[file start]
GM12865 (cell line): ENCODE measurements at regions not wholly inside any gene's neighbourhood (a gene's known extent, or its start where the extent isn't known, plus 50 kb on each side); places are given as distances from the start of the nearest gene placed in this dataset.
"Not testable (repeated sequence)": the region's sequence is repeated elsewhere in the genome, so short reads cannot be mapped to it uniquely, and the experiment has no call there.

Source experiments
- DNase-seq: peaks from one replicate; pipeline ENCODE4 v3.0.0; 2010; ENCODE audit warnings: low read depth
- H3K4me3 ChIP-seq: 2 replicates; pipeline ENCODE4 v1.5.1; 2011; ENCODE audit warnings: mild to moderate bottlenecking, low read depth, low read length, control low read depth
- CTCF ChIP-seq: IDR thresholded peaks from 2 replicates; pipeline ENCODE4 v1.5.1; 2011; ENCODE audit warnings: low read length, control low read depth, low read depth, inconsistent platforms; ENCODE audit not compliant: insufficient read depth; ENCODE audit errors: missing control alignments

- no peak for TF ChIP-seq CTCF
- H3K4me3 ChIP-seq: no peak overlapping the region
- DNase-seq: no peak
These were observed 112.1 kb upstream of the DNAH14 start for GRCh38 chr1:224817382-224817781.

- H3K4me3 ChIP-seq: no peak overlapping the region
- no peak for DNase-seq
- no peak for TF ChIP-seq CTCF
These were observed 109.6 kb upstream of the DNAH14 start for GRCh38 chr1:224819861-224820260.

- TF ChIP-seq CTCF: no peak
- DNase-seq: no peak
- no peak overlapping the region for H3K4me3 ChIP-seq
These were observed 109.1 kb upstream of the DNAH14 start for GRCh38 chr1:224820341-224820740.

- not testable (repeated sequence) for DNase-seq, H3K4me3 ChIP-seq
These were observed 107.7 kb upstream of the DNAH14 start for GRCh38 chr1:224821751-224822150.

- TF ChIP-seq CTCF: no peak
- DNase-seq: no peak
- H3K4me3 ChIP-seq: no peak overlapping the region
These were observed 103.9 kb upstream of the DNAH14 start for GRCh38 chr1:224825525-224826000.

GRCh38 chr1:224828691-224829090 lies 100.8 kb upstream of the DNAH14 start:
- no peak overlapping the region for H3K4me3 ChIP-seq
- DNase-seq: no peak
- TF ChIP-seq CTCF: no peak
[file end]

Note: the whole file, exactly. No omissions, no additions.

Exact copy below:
GM12865 (cell line): ENCODE measurements at regions not wholly inside any gene's neighbourhood (a gene's known extent, or its start where the extent isn't known, plus 50 kb on each side); places are given as distances from the start of the nearest gene placed in this dataset.
"Not testable (repeated sequence)": the region's sequence is repeated elsewhere in the genome, so short reads cannot be mapped to it uniquely, and the experiment has no call there.

Source experiments
- DNase-seq: peaks from one replicate; pipeline ENCODE4 v3.0.0; 2010; ENCODE audit warnings: low read depth
- H3K4me3 ChIP-seq: 2 replicates; pipeline ENCODE4 v1.5.1; 2011; ENCODE audit warnings: mild to moderate bottlenecking, low read depth, low read length, control low read depth
- CTCF ChIP-seq: IDR thresholded peaks from 2 replicates; pipeline ENCODE4 v1.5.1; 2011; ENCODE audit warnings: low read length, control low read depth, low read depth, inconsistent platforms; ENCODE audit not compliant: insufficient read depth; ENCODE audit errors: missing control alignments

- no peak for TF ChIP-seq CTCF
- H3K4me3 ChIP-seq: no peak overlapping the region
- DNase-seq: no peak
These were observed 112.1 kb upstream of the DNAH14 start for GRCh38 chr1:224817382-224817781.

- H3K4me3 ChIP-seq: no peak overlapping the region
- no peak for DNase-seq
- no peak for TF ChIP-seq CTCF
These were observed 109.6 kb upstream of the DNAH14 start for GRCh38 chr1:224819861-224820260.

- TF ChIP-seq CTCF: no peak
- DNase-seq: no peak
- no peak overlapping the region for H3K4me3 ChIP-seq
These were observed 109.1 kb upstream of the DNAH14 start for GRCh38 chr1:224820341-224820740.

- not testable (repeated sequence) for DNase-seq, H3K4me3 ChIP-seq
These were observed 107.7 kb upstream of the DNAH14 start for GRCh38 chr1:224821751-224822150.

- TF ChIP-seq CTCF: no peak
- DNase-seq: no peak
- H3K4me3 ChIP-seq: no peak overlapping the region
These were observed 103.9 kb upstream of the DNAH14 start for GRCh38 chr1:224825525-224826000.

GRCh38 chr1:224828691-224829090 lies 100.8 kb upstream of the DNAH14 start:
- no peak overlapping the region for H3K4me3 ChIP-seq
- DNase-seq: no peak
- TF ChIP-seq CTCF: no peak